By Molly Gore
By Molly Gore
By Pete Kane
By Lou Bustamante
By Pete Kane
By Ashley Goldsmith
By Pete Kane
By John Birdsall
It took some doing, but a few hours before my dinner reservation at Blackberry Ginger I finally figured out where the hell the place was. The shadowy figure who recommended the restaurant was mysteriously incommunicado; Berkeleyites of my acquaintance had never heard of Blackberry Ginger, and the World Wide Web paid it no heed. I also determined the whereabouts of the nearest BART station and its proximity to the restaurant and the quickest route between the two, a process that involved two co-workers and more than one intricately drawn little map. Then I met up with my friend Eddie, who is my usual companion on these transbay ventures not only because of his cogent contributions to the restaurant-reviewing experience but because he is one of the few people I know who actually owns and operates an automobile. On this drizzly and traffic-snarled evening, however, we skipped the car and headed for the less aggravating subway. Then, after we exited the downtown Berkeley BART station and walked a quarter-block in the general direction of the restaurant, I looked up at the dark sky, said "The hell with it," tore up the map, and hailed a cab. That whole Mercury-retrograde thing probably had something to do with it, too.
In any case, after overtipping the cabbie (a morose and distracted sort), we sauntered around the neighborhood, which adjoins the southern boundary of the University of California. The layout didn't look much different from the days when I used to BART on over to visit my bevy of high school friends, the ones who (unlike me) were intelligent enough to have been accepted into this temple of higher education. My brief fog-shrouded reverie (exacerbated, perhaps, by the presence of Eddie, whom I've known for five-sixths of my life) was beginning to take on an otherworldly quality when the object of our quest, Blackberry Ginger, loomed before us.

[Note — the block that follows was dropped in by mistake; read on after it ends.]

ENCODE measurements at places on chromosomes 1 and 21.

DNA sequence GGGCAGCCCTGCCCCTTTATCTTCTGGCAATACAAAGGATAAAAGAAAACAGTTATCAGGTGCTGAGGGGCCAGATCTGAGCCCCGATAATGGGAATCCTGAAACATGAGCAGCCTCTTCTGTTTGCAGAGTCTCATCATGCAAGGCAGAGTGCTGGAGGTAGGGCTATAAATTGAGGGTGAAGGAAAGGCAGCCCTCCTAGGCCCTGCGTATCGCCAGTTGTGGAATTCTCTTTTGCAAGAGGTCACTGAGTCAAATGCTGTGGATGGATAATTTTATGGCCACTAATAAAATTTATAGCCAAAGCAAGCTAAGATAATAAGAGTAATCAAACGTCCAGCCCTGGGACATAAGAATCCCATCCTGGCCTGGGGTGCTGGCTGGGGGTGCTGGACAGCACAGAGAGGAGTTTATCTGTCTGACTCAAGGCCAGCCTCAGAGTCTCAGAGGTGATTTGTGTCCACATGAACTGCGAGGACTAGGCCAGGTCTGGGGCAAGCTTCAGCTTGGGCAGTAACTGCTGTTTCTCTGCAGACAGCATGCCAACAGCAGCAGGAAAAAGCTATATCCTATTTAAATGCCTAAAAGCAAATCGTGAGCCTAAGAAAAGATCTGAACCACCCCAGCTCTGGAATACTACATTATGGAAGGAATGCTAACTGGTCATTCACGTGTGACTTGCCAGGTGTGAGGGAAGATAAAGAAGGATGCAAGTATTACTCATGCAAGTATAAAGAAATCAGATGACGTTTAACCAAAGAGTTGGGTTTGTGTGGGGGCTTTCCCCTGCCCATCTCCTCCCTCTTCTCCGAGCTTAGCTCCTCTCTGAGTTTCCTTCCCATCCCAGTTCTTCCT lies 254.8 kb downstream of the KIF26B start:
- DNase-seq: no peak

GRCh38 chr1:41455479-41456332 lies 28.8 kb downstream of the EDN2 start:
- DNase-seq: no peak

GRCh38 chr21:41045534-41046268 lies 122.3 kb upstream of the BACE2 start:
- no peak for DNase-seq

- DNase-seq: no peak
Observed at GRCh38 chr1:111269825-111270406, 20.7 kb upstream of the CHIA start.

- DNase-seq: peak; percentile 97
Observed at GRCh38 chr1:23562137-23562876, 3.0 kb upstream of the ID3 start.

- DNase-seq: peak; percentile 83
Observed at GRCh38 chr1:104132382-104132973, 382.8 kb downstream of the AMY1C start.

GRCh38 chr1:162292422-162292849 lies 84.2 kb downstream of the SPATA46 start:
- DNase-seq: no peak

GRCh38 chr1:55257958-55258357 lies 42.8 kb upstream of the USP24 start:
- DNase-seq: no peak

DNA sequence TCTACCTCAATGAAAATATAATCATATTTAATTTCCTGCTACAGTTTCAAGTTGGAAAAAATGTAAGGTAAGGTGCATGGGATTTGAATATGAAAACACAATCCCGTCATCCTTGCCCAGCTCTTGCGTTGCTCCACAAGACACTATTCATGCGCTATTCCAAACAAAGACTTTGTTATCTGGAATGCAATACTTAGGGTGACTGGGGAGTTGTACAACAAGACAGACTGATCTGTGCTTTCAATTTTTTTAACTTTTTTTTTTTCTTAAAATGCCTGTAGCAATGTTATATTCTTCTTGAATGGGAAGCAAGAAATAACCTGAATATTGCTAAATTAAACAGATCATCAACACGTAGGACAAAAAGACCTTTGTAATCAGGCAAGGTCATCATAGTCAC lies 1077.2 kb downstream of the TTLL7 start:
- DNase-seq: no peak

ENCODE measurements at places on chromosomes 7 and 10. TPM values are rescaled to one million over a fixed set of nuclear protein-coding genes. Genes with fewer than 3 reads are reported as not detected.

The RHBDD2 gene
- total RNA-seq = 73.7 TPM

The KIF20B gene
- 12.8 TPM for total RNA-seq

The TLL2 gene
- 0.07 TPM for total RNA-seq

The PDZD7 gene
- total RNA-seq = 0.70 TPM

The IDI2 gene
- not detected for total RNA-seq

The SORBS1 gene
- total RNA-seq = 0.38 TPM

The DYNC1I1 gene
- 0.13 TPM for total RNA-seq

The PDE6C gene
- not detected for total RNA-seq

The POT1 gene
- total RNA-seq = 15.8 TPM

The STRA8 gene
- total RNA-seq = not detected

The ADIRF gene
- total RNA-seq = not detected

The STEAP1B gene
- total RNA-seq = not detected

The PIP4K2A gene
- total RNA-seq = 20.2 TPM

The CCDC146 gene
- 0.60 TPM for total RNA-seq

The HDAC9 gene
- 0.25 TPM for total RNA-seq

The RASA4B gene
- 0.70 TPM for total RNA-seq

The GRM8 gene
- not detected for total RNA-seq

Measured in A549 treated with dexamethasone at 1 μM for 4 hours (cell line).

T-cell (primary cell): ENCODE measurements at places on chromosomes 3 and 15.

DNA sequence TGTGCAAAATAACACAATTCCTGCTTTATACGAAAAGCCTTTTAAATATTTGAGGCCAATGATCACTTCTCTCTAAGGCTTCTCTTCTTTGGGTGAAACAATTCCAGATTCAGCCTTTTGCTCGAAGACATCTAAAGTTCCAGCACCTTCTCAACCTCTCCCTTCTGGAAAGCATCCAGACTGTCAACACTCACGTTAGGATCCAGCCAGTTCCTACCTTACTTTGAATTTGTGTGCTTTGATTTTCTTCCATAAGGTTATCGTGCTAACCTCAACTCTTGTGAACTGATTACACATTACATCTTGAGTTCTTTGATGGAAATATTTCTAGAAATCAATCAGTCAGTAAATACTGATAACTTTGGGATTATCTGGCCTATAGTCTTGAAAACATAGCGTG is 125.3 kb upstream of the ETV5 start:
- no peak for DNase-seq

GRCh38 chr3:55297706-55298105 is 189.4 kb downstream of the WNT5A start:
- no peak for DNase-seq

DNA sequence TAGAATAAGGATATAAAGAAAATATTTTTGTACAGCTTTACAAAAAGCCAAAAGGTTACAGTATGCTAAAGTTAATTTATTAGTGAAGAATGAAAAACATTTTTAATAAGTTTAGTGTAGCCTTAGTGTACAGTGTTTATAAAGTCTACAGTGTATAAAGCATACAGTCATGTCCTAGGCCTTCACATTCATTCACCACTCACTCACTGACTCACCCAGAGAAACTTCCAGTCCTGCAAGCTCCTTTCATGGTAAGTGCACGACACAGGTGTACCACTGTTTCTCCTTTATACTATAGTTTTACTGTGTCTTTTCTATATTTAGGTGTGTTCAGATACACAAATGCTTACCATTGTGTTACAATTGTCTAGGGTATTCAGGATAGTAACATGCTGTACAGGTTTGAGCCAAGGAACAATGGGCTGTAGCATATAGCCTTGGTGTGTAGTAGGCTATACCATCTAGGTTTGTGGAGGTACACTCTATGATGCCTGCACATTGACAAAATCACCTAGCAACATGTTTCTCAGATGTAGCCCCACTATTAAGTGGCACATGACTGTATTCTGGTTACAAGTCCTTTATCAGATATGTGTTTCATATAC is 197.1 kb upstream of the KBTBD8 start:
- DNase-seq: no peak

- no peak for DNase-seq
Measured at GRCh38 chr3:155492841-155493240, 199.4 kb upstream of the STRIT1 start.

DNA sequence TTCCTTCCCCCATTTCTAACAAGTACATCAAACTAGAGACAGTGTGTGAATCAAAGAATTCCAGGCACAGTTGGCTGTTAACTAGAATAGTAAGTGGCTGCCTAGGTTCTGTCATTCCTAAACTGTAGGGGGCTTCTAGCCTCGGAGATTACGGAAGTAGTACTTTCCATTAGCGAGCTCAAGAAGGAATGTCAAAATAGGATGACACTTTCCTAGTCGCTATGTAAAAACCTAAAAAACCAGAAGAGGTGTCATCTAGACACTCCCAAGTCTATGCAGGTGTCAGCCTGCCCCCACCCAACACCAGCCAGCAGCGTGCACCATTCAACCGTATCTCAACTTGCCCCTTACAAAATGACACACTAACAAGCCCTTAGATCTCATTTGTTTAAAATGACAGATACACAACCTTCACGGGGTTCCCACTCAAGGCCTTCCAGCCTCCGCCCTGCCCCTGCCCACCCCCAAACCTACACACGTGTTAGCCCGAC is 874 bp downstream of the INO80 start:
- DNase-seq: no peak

It's housed in a 1911 Victorian (remember that fact) of white clapboard and broad Midwestern verandas overlooking bustling Durant Avenue. Most of the building is occupied by the Beau Sky Hotel, a bed-and-breakfast of 20 rooms and pervasive retro charm. The interior looks like one of the period restaurants on Disneyland's Main Street, U.S.A., or perhaps a tea room in suburban Indiana: gleaming white walls dotted here and there with a painted-rose motif; tall potted plants tucked into every corner; walls lined with metallically embossed bouquets; the whole illuminated with a fine array of chandeliers, one entwined with wrought-iron flowers, one dripping with crystal, and one an awesome, glittering miniature steamship. At one end of the right-hand dining area is a huge headboard-type thing with an elaborately carved golden frame, a cushy quilted backdrop, and a silk flower bouquet in front. As we walked in, Eddie whispered with some alarm, "Matt, there's a lot of little old ladies in here."
Crab-asparagus bisque $8
Hummus platter $6
Steamed artichoke $6
Blackberry chicken $13
Chocolate mousse $6
Blackstowe merlot $7.29/glass